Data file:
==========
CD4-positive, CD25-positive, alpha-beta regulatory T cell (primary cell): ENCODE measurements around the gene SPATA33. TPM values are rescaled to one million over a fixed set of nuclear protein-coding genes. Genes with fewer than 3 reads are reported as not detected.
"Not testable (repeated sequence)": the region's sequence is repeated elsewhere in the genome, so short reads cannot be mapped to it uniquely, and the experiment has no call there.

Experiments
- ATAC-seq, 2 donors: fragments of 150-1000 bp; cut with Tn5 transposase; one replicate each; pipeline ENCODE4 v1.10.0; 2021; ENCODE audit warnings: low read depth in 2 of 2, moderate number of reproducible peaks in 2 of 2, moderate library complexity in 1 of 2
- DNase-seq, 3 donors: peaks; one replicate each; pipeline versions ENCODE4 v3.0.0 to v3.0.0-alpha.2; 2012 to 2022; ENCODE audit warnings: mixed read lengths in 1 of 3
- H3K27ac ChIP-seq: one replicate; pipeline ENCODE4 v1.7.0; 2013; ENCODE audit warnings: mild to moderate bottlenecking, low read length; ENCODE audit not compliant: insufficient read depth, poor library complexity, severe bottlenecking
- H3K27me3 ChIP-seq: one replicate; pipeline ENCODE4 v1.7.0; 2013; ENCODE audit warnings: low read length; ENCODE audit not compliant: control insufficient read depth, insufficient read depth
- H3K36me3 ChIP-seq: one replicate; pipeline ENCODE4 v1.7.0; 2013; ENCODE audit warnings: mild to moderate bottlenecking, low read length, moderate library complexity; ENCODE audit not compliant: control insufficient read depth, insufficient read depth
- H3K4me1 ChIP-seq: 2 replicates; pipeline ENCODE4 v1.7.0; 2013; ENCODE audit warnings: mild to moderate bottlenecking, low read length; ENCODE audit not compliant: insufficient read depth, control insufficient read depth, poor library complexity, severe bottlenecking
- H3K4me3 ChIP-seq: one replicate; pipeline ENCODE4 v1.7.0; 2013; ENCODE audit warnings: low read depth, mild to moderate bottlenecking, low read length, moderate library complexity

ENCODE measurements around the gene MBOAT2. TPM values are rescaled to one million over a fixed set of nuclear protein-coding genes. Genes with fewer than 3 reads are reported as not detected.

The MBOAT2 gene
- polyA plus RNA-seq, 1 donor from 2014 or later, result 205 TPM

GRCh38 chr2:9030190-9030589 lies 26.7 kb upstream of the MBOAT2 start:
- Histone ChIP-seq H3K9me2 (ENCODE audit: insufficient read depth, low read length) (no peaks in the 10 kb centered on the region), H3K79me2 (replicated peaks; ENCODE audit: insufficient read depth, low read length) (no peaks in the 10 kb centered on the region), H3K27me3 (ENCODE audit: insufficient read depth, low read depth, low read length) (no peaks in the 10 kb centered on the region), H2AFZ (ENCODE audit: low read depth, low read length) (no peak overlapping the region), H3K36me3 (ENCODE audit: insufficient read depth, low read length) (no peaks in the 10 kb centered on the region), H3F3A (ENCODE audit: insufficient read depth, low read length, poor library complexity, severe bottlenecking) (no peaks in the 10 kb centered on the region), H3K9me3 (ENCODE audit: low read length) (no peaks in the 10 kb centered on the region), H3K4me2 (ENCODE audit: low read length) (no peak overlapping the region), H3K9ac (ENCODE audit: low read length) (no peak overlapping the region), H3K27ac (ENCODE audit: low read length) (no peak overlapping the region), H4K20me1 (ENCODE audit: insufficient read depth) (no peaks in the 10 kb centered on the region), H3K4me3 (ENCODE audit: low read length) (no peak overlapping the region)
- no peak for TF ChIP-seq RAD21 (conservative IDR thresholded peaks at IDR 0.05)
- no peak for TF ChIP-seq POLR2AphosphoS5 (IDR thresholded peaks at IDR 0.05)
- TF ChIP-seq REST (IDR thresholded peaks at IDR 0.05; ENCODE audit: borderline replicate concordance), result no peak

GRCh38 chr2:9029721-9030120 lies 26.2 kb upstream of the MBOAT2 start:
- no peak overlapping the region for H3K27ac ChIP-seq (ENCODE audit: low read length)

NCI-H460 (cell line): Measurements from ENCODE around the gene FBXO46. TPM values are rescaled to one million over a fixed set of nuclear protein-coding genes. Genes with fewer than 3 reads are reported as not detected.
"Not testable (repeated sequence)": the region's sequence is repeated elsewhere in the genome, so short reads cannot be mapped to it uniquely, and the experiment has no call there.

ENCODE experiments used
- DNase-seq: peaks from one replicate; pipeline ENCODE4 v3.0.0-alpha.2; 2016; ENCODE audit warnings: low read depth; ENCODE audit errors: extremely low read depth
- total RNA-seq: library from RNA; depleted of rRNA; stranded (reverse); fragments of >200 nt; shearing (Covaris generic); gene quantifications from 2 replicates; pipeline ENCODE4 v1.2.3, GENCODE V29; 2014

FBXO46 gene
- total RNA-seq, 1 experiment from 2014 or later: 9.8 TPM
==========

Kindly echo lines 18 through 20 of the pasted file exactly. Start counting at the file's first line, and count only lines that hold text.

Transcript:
- TF ChIP-seq REST (IDR thresholded peaks at IDR 0.05; ENCODE audit: borderline replicate concordance), result no peak

GRCh38 chr2:9029721-9030120 lies 26.2 kb upstream of the MBOAT2 start:
- no peak overlapping the region for H3K27ac ChIP-seq (ENCODE audit: low read length)